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MP REPORT: Bill protects victims

Our government is committed to better protecting victims of crime and giving them a stronger voice in our justice system.

Since 2006, we have established the office of the federal ombudsman for the victims of crime, created the federal victims strategy, repealed Pierre Trudeau’s so-called faint hope clause and introduced and passed more than 30 justice and public safety bills.

On April 3, Prime Minister Stephen Harper announced the introduction of legislation to create a Canadian victims bill of rights, wherein he stated, “Our Government wants victims of crime across this country to know that we have listened to their concerns and that we are squarely on their side. Victims will have enforceable rights in Canada’s criminal justice system, will be treated with the respect and fairness that they deserve, and will have a stronger voice.”

This legislation would create the following statutory rights for victims of crime:

Right to information: Victims would have the right to general information about the criminal justice system and available victim services and programs, as well as specific information about the progress of the case, including information related to the investigation, prosecution and sentencing of the person who harmed them.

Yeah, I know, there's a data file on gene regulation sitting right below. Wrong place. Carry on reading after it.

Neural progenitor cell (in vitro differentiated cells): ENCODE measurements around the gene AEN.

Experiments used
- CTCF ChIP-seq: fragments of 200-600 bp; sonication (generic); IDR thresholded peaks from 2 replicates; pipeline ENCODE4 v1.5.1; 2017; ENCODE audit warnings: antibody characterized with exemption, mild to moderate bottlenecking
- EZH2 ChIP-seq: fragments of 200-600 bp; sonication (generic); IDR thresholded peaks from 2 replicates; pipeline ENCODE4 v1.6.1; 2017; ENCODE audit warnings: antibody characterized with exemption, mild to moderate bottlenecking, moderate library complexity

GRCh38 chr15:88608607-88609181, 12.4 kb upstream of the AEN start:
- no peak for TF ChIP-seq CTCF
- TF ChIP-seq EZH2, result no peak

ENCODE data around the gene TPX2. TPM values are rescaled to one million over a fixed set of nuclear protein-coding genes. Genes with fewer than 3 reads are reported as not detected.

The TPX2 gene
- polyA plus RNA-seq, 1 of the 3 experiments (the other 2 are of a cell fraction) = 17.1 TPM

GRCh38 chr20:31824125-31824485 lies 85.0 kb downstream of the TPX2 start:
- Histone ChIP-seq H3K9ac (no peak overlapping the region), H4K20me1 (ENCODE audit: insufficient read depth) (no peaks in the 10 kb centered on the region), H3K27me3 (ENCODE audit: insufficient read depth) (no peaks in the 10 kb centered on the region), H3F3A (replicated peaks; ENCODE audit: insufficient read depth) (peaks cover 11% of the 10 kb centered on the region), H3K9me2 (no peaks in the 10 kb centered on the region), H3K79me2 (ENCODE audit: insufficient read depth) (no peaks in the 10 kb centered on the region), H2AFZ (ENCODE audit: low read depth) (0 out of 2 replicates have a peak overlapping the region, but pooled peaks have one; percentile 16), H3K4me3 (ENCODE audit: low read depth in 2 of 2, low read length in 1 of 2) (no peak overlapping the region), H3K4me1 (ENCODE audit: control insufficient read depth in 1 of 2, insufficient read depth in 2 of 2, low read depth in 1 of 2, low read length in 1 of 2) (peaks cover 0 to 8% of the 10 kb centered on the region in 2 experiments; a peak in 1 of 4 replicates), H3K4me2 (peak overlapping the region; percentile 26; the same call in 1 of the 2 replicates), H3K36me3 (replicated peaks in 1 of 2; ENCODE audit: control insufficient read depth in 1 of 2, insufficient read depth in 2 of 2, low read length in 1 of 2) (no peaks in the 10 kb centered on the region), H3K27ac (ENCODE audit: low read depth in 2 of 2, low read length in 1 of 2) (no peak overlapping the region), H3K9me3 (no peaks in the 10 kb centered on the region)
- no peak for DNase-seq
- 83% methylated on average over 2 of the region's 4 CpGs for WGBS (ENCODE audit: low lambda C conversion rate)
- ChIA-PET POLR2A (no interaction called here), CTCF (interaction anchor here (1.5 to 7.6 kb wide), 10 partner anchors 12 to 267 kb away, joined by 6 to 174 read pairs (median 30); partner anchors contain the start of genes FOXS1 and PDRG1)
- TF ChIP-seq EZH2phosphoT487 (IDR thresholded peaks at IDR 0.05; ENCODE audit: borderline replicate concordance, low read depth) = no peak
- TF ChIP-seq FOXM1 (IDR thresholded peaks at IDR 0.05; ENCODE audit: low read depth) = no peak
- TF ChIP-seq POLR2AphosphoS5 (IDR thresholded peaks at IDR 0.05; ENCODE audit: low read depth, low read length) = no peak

Right to protection: Victims would have the right to have their security and privacy considered at all stages of the criminal justice process, to have reasonable and necessary measures to protect them from intimidation and retaliation, and to request their identity be protected from public disclosure.

Right to participation: Victims would have a right to convey their views about decisions to be made by criminal justice professionals and have them considered at various stages of the criminal justice process and to present a victim impact statement.

Right to restitution:  Victims would have the right to have the court consider making a restitution order for all offences for which there are easy-to-calculate financial losses.

Note: The Department of Justice found that the total cost of crime is estimated at $99.6 billion a year, of which 83 per cent is borne by victims.

Past governments have put the rights of offenders at the forefront of the judicial system. Our government will now give victims the consideration they deserve in our judicial system.

 

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